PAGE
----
|Publication number||US6826342 B1|
|Application number||US 10/388,110|
|Publication date||Nov 30, 2004|
|Filing date||Mar 13, 2003|
|Priority date||Mar 13, 2003|
|Publication number||10388110, 388110, US 6826342 B1, US 6826342B1, US-B1-6826342, US6826342 B1, US6826342B1|
|Inventors||Ryan Bise, Jayesh Jasapara|
|Original Assignee||Fitel U.S.A. Corp.|
|Export Citation||BiBTeX, EndNote, RefMan|
|Patent Citations (6), Non-Patent Citations (1), Referenced by (25), Classifications (11), Legal Events (5)|
|External Links: USPTO, USPTO Assignment, Espacenet|
The present invention relates to the field of photonic band gap fibers and, more particularly, to the use of temperature tuning of a filled lattice structure to modify the dispersion characteristics of the photonic band gap fiber.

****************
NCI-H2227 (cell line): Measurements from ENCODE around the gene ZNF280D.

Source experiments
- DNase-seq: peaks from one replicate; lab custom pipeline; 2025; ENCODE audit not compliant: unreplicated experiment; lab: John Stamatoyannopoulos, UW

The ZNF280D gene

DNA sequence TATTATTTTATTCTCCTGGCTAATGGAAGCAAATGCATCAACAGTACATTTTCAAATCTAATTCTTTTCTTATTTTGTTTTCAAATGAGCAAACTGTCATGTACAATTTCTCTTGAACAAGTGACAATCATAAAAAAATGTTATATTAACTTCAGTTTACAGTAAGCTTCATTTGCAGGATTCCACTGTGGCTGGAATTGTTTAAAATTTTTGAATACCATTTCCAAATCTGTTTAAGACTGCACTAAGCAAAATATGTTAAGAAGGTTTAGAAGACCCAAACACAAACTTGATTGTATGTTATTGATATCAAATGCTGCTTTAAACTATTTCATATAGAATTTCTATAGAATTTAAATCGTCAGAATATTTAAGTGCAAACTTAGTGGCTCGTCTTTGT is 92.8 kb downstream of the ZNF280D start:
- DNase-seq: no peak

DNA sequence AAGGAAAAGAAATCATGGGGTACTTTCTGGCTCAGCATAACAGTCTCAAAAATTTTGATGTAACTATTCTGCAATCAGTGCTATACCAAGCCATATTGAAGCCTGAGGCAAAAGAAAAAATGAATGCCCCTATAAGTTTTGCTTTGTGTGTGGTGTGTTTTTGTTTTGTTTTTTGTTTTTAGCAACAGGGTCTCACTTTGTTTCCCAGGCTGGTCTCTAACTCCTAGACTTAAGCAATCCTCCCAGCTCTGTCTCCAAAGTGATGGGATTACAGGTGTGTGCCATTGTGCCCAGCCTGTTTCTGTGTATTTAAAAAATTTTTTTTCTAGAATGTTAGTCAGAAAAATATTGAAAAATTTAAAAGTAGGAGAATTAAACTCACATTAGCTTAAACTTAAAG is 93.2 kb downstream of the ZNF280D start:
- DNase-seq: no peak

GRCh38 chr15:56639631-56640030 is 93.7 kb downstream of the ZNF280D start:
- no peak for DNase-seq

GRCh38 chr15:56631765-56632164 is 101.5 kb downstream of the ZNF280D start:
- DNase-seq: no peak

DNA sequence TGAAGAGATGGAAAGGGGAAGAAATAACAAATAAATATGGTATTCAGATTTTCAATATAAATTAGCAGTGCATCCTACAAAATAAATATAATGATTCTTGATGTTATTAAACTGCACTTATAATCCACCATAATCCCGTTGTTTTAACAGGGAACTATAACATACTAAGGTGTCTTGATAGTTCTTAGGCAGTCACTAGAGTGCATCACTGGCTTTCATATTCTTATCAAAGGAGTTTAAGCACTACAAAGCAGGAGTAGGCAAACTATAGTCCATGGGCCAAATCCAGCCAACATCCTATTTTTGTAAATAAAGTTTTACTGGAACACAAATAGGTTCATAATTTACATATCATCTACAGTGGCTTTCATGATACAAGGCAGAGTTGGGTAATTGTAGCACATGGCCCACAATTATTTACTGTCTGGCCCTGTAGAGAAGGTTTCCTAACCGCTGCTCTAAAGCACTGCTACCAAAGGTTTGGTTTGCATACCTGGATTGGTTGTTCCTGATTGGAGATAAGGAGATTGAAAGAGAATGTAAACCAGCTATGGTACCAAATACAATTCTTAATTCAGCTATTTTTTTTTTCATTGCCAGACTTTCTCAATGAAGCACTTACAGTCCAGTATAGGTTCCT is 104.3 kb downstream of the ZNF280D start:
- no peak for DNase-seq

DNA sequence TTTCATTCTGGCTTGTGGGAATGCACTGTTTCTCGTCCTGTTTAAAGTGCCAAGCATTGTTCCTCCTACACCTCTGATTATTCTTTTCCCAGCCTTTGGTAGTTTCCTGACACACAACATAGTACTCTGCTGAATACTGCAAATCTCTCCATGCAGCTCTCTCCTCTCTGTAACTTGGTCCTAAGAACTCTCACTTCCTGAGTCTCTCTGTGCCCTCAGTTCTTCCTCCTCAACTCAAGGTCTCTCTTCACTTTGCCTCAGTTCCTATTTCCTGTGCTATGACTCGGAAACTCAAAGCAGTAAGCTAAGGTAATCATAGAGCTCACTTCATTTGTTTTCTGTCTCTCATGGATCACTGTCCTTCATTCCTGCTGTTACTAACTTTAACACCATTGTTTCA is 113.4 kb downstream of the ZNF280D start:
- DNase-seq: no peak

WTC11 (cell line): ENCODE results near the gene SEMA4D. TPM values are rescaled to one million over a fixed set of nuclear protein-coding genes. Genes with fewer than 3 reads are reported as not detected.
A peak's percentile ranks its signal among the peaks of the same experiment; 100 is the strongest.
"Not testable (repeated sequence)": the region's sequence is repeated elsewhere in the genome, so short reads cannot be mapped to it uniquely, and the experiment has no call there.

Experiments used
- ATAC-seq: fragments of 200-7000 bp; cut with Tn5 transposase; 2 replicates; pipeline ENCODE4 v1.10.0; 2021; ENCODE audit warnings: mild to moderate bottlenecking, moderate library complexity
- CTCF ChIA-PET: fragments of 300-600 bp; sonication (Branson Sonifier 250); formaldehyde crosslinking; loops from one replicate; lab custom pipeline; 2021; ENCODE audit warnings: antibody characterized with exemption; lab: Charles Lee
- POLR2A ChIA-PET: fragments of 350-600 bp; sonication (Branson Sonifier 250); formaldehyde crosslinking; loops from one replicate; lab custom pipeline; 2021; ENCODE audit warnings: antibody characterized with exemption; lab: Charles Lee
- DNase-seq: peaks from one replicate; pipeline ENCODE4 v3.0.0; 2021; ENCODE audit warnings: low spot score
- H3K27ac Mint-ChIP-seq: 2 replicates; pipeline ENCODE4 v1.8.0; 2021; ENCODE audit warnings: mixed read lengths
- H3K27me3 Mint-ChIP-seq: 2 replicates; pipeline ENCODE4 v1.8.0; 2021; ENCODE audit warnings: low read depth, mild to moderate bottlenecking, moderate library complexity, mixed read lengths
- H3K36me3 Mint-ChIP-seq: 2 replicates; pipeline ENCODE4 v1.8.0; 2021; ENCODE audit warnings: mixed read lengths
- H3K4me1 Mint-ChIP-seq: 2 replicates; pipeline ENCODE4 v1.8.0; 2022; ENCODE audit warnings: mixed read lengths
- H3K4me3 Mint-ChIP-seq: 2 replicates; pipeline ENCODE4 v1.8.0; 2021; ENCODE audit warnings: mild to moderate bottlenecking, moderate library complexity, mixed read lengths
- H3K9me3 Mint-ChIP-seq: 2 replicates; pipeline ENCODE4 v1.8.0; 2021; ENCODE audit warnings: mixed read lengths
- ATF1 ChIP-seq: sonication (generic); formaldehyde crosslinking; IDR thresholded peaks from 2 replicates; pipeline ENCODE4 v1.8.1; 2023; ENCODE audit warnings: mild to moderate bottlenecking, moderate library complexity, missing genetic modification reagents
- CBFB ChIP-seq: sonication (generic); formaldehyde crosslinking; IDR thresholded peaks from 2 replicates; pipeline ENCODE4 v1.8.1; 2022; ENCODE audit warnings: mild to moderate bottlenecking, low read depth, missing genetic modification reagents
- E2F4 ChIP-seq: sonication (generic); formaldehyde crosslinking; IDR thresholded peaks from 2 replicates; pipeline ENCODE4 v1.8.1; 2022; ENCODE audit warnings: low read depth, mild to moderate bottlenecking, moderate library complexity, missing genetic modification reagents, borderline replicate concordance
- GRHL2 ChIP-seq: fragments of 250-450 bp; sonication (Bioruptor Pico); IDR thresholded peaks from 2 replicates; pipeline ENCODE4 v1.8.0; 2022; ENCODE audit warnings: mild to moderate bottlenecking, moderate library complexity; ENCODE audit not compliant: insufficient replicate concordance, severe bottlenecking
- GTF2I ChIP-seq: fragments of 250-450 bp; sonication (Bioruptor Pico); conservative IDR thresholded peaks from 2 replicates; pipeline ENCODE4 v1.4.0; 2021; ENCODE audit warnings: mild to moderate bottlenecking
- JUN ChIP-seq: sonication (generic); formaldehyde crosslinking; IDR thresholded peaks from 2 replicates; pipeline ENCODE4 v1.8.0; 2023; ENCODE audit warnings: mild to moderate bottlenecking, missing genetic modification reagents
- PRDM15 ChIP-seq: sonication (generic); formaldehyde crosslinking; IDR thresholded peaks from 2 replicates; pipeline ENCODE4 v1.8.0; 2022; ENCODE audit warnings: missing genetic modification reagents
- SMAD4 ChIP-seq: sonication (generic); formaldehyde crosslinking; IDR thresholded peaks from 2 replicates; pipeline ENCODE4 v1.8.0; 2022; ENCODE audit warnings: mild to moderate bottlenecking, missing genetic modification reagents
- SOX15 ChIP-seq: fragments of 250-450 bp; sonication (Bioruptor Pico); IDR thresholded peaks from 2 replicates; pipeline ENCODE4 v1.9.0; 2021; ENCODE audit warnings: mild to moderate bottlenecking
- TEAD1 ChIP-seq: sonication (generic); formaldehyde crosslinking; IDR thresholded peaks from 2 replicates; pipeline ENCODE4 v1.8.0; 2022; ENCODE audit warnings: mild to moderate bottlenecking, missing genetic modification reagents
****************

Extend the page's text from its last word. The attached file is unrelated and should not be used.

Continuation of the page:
Photonic band gap (PBG) structures consist of a crystal-like periodic arrangement of materials having different refractive indices. Bragg reflections off structures having periodicity extending in more than one dimension can result in the complete reflection of light at certain frequencies, independent of the angle of incidence. The structure is said to possess a band gap at these frequencies. If there is a defect in the periodicity of the structure, then light frequencies lying in the band gap are confined to the defect by Bragg reflection from the surrounding crystal structure, thus making the defect a light guide.